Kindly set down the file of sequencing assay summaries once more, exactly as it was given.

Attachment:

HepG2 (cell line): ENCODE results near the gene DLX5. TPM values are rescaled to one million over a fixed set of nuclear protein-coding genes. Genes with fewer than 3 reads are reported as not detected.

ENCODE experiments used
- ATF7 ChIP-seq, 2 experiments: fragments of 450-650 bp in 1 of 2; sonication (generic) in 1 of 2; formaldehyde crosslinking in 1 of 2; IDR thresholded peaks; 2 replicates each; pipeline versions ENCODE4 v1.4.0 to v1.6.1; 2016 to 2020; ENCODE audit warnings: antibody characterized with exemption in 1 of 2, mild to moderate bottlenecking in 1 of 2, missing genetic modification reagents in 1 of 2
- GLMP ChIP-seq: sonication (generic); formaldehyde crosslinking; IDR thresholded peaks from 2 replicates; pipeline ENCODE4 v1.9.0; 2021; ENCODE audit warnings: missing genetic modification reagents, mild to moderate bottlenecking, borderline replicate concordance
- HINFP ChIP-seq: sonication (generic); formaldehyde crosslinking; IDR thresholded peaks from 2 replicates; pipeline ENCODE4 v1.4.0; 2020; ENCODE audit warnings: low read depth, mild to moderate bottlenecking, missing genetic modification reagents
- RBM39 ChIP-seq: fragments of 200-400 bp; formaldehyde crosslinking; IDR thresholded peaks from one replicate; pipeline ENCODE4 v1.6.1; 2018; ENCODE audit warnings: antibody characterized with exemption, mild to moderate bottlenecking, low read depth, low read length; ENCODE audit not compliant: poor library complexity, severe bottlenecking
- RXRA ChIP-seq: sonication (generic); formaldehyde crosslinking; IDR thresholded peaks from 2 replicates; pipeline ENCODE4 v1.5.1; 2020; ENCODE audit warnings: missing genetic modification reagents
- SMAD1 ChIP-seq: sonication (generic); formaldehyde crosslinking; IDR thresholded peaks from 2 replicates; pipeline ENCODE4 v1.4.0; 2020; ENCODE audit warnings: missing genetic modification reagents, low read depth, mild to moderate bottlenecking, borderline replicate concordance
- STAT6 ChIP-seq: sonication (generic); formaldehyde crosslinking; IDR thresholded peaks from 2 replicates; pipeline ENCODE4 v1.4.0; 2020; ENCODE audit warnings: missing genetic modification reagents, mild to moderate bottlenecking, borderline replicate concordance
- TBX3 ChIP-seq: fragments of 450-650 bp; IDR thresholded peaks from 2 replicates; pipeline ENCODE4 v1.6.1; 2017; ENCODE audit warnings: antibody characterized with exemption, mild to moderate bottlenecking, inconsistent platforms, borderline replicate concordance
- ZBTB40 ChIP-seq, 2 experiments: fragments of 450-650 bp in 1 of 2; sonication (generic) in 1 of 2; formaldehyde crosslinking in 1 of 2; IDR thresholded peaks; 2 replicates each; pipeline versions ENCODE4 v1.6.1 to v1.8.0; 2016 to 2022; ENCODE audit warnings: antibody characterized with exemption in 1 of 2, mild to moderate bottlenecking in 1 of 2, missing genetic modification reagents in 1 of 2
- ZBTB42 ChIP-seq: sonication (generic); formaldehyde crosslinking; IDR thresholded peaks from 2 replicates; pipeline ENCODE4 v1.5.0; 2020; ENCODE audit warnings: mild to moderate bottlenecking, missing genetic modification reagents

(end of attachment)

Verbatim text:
HepG2 (cell line): ENCODE results near the gene DLX5. TPM values are rescaled to one million over a fixed set of nuclear protein-coding genes. Genes with fewer than 3 reads are reported as not detected.

ENCODE experiments used
- ATF7 ChIP-seq, 2 experiments: fragments of 450-650 bp in 1 of 2; sonication (generic) in 1 of 2; formaldehyde crosslinking in 1 of 2; IDR thresholded peaks; 2 replicates each; pipeline versions ENCODE4 v1.4.0 to v1.6.1; 2016 to 2020; ENCODE audit warnings: antibody characterized with exemption in 1 of 2, mild to moderate bottlenecking in 1 of 2, missing genetic modification reagents in 1 of 2
- GLMP ChIP-seq: sonication (generic); formaldehyde crosslinking; IDR thresholded peaks from 2 replicates; pipeline ENCODE4 v1.9.0; 2021; ENCODE audit warnings: missing genetic modification reagents, mild to moderate bottlenecking, borderline replicate concordance
- HINFP ChIP-seq: sonication (generic); formaldehyde crosslinking; IDR thresholded peaks from 2 replicates; pipeline ENCODE4 v1.4.0; 2020; ENCODE audit warnings: low read depth, mild to moderate bottlenecking, missing genetic modification reagents
- RBM39 ChIP-seq: fragments of 200-400 bp; formaldehyde crosslinking; IDR thresholded peaks from one replicate; pipeline ENCODE4 v1.6.1; 2018; ENCODE audit warnings: antibody characterized with exemption, mild to moderate bottlenecking, low read depth, low read length; ENCODE audit not compliant: poor library complexity, severe bottlenecking
- RXRA ChIP-seq: sonication (generic); formaldehyde crosslinking; IDR thresholded peaks from 2 replicates; pipeline ENCODE4 v1.5.1; 2020; ENCODE audit warnings: missing genetic modification reagents
- SMAD1 ChIP-seq: sonication (generic); formaldehyde crosslinking; IDR thresholded peaks from 2 replicates; pipeline ENCODE4 v1.4.0; 2020; ENCODE audit warnings: missing genetic modification reagents, low read depth, mild to moderate bottlenecking, borderline replicate concordance
- STAT6 ChIP-seq: sonication (generic); formaldehyde crosslinking; IDR thresholded peaks from 2 replicates; pipeline ENCODE4 v1.4.0; 2020; ENCODE audit warnings: missing genetic modification reagents, mild to moderate bottlenecking, borderline replicate concordance
- TBX3 ChIP-seq: fragments of 450-650 bp; IDR thresholded peaks from 2 replicates; pipeline ENCODE4 v1.6.1; 2017; ENCODE audit warnings: antibody characterized with exemption, mild to moderate bottlenecking, inconsistent platforms, borderline replicate concordance
- ZBTB40 ChIP-seq, 2 experiments: fragments of 450-650 bp in 1 of 2; sonication (generic) in 1 of 2; formaldehyde crosslinking in 1 of 2; IDR thresholded peaks; 2 replicates each; pipeline versions ENCODE4 v1.6.1 to v1.8.0; 2016 to 2022; ENCODE audit warnings: antibody characterized with exemption in 1 of 2, mild to moderate bottlenecking in 1 of 2, missing genetic modification reagents in 1 of 2
- ZBTB42 ChIP-seq: sonication (generic); formaldehyde crosslinking; IDR thresholded peaks from 2 replicates; pipeline ENCODE4 v1.5.0; 2020; ENCODE audit warnings: mild to moderate bottlenecking, missing genetic modification reagents